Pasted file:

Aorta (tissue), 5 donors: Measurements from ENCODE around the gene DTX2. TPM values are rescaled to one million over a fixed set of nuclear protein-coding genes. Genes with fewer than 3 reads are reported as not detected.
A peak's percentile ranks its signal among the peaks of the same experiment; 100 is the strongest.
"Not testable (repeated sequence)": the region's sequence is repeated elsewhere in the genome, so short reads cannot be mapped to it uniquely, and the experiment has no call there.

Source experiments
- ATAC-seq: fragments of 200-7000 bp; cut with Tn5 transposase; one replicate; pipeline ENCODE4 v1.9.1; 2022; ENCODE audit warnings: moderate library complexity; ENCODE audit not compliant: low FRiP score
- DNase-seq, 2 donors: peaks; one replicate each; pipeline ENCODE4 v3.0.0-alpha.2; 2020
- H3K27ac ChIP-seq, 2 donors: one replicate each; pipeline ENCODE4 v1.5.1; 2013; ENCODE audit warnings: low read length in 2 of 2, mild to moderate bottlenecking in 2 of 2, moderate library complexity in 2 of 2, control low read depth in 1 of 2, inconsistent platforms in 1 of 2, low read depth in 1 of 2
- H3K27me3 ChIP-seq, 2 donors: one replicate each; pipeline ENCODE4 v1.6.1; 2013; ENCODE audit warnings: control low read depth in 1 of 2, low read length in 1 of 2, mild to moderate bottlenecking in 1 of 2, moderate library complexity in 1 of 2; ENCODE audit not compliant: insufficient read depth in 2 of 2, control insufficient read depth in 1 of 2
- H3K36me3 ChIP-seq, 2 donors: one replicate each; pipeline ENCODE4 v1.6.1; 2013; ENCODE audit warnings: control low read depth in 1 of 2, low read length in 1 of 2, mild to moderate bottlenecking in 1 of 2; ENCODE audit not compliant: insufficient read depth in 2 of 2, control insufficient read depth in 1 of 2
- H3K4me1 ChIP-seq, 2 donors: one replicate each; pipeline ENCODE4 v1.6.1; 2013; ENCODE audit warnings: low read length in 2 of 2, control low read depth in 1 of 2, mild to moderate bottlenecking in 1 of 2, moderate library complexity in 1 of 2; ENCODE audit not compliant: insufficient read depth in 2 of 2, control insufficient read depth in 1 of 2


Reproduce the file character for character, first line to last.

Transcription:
Aorta (tissue), 5 donors: Measurements from ENCODE around the gene DTX2. TPM values are rescaled to one million over a fixed set of nuclear protein-coding genes. Genes with fewer than 3 reads are reported as not detected.
A peak's percentile ranks its signal among the peaks of the same experiment; 100 is the strongest.
"Not testable (repeated sequence)": the region's sequence is repeated elsewhere in the genome, so short reads cannot be mapped to it uniquely, and the experiment has no call there.

Source experiments
- ATAC-seq: fragments of 200-7000 bp; cut with Tn5 transposase; one replicate; pipeline ENCODE4 v1.9.1; 2022; ENCODE audit warnings: moderate library complexity; ENCODE audit not compliant: low FRiP score
- DNase-seq, 2 donors: peaks; one replicate each; pipeline ENCODE4 v3.0.0-alpha.2; 2020
- H3K27ac ChIP-seq, 2 donors: one replicate each; pipeline ENCODE4 v1.5.1; 2013; ENCODE audit warnings: low read length in 2 of 2, mild to moderate bottlenecking in 2 of 2, moderate library complexity in 2 of 2, control low read depth in 1 of 2, inconsistent platforms in 1 of 2, low read depth in 1 of 2
- H3K27me3 ChIP-seq, 2 donors: one replicate each; pipeline ENCODE4 v1.6.1; 2013; ENCODE audit warnings: control low read depth in 1 of 2, low read length in 1 of 2, mild to moderate bottlenecking in 1 of 2, moderate library complexity in 1 of 2; ENCODE audit not compliant: insufficient read depth in 2 of 2, control insufficient read depth in 1 of 2
- H3K36me3 ChIP-seq, 2 donors: one replicate each; pipeline ENCODE4 v1.6.1; 2013; ENCODE audit warnings: control low read depth in 1 of 2, low read length in 1 of 2, mild to moderate bottlenecking in 1 of 2; ENCODE audit not compliant: insufficient read depth in 2 of 2, control insufficient read depth in 1 of 2
- H3K4me1 ChIP-seq, 2 donors: one replicate each; pipeline ENCODE4 v1.6.1; 2013; ENCODE audit warnings: low read length in 2 of 2, control low read depth in 1 of 2, mild to moderate bottlenecking in 1 of 2, moderate library complexity in 1 of 2; ENCODE audit not compliant: insufficient read depth in 2 of 2, control insufficient read depth in 1 of 2